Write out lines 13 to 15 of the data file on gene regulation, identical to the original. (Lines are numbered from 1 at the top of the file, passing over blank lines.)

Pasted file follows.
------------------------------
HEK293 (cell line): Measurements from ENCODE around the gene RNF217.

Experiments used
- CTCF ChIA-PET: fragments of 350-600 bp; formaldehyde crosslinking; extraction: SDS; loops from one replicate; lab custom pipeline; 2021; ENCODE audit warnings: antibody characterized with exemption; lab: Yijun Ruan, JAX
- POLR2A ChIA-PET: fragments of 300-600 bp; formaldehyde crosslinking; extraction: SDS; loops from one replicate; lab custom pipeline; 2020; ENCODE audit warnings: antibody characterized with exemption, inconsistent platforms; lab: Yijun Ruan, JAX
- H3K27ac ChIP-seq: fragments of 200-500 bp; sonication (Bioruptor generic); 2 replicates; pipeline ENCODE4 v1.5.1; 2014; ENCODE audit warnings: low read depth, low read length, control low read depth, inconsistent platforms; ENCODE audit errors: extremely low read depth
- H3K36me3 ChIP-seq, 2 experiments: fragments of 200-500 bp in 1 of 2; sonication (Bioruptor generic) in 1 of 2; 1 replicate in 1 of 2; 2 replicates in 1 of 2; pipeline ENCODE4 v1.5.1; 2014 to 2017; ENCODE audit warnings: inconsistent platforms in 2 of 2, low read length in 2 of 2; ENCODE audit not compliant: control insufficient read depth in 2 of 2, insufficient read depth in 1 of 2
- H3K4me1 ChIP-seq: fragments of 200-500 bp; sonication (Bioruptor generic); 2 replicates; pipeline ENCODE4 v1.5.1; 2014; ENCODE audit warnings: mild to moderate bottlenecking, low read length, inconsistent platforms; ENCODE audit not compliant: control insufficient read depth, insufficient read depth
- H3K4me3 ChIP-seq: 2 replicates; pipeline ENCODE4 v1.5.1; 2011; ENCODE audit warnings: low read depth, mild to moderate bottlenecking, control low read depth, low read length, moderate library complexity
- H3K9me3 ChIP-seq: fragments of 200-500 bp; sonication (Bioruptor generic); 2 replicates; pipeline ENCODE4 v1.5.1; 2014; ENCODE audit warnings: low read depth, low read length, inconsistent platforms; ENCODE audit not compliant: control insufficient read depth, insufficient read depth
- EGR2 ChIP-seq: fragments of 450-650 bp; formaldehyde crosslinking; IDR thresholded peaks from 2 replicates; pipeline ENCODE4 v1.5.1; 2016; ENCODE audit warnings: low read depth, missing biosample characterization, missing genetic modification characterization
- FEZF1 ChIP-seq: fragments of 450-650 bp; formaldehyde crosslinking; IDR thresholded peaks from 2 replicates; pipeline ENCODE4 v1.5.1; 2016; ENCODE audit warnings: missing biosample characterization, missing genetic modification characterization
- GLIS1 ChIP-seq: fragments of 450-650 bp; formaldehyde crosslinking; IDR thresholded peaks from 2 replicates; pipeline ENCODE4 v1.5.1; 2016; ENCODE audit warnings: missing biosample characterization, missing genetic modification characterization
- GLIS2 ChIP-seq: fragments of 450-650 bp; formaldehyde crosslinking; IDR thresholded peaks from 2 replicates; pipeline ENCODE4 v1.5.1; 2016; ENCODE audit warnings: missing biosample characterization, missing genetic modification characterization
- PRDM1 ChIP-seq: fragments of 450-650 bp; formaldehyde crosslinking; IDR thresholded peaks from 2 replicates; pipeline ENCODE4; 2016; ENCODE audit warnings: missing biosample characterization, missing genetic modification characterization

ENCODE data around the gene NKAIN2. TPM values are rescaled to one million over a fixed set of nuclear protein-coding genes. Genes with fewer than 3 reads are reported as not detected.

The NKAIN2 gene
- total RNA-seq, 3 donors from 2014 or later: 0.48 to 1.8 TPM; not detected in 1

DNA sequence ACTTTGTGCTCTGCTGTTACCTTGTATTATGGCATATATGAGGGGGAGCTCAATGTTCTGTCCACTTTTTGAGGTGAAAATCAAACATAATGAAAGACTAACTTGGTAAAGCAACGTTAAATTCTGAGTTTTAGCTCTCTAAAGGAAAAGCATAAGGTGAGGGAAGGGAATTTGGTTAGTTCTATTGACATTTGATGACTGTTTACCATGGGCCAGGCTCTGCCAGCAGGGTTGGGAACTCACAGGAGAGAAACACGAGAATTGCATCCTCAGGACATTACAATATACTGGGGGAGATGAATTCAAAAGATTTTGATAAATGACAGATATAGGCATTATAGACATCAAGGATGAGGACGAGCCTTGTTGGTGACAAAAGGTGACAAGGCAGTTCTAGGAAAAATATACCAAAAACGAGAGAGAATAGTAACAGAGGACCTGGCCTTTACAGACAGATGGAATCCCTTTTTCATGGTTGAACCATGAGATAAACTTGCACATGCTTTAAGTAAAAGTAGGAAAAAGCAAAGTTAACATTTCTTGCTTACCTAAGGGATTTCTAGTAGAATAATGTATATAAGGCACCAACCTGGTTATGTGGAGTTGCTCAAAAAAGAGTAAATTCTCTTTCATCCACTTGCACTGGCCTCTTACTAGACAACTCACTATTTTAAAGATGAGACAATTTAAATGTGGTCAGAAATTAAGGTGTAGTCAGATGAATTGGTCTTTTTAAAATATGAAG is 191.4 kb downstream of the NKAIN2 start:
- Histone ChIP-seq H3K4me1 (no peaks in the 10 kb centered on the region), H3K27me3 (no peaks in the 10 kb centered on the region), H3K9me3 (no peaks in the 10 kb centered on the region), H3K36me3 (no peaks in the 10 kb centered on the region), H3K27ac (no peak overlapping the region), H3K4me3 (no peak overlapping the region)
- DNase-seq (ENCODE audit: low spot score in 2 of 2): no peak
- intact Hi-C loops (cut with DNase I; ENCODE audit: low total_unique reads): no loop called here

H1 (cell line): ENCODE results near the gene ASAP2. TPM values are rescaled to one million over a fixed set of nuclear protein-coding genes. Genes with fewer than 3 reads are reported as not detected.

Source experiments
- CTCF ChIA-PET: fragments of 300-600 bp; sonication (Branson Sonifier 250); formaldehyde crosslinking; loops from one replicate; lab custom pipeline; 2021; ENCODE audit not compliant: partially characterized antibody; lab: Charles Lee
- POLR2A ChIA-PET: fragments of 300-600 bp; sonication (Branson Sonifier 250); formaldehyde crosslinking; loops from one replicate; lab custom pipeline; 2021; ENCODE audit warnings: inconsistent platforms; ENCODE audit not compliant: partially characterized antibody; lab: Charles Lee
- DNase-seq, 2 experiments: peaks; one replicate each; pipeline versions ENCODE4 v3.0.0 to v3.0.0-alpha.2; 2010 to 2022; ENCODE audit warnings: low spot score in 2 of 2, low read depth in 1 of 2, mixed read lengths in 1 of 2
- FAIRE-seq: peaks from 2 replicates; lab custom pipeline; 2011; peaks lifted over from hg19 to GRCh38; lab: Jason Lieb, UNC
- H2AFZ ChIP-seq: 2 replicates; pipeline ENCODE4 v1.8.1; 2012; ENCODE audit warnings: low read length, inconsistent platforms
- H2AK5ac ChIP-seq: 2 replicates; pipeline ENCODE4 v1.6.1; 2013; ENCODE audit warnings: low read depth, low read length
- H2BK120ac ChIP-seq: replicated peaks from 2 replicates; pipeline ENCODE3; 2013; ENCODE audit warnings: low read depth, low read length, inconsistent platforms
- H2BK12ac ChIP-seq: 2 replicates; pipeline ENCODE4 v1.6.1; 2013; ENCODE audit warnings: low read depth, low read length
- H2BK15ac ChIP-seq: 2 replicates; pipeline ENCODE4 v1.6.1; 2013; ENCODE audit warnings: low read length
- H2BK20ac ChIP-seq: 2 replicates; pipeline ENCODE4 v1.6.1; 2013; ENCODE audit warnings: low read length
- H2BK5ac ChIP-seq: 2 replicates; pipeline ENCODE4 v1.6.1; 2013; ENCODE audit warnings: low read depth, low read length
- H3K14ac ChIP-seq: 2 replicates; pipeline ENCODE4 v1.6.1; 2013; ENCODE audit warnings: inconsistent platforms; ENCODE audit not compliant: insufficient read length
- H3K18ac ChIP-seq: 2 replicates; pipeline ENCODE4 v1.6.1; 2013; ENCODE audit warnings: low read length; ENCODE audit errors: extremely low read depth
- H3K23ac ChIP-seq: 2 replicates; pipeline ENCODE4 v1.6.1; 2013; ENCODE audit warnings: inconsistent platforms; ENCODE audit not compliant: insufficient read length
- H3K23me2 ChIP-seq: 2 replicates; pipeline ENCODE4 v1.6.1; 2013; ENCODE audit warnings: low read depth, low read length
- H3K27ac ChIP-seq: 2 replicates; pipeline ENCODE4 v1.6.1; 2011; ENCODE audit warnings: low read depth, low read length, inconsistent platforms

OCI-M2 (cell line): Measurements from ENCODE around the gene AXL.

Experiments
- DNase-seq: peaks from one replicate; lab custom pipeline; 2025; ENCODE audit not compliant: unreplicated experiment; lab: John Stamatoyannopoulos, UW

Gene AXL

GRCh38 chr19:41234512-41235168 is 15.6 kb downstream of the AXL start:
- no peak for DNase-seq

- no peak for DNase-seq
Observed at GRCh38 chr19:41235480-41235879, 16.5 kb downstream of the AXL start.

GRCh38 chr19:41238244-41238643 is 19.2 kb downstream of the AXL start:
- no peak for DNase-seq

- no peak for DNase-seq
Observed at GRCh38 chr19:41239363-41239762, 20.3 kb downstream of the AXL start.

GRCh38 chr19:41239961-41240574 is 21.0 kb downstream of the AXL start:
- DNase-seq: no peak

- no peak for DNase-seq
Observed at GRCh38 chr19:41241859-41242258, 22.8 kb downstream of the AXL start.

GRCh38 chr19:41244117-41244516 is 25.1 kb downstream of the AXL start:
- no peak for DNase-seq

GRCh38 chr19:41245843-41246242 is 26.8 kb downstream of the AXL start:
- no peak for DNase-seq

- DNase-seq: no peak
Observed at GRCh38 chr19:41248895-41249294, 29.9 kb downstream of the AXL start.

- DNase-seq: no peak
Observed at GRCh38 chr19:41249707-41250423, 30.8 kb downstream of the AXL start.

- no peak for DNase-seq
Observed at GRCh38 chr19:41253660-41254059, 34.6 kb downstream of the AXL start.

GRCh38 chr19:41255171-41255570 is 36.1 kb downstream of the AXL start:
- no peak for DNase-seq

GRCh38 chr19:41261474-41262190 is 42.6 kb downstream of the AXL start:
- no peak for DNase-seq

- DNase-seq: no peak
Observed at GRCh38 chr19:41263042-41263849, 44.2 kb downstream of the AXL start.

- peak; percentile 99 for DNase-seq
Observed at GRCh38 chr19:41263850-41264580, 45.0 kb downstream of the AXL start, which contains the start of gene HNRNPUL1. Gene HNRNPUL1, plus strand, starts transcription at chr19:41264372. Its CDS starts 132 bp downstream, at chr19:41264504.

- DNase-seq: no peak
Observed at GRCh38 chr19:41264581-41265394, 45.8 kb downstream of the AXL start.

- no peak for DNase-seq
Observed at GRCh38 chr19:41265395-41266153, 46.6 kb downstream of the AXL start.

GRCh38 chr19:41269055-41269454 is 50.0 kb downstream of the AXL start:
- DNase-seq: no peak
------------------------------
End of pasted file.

- GLIS2 ChIP-seq: fragments of 450-650 bp; formaldehyde crosslinking; IDR thresholded peaks from 2 replicates; pipeline ENCODE4 v1.5.1; 2016; ENCODE audit warnings: missing biosample characterization, missing genetic modification characterization
- PRDM1 ChIP-seq: fragments of 450-650 bp; formaldehyde crosslinking; IDR thresholded peaks from 2 replicates; pipeline ENCODE4; 2016; ENCODE audit warnings: missing biosample characterization, missing genetic modification characterization

ENCODE data around the gene NKAIN2. TPM values are rescaled to one million over a fixed set of nuclear protein-coding genes. Genes with fewer than 3 reads are reported as not detected.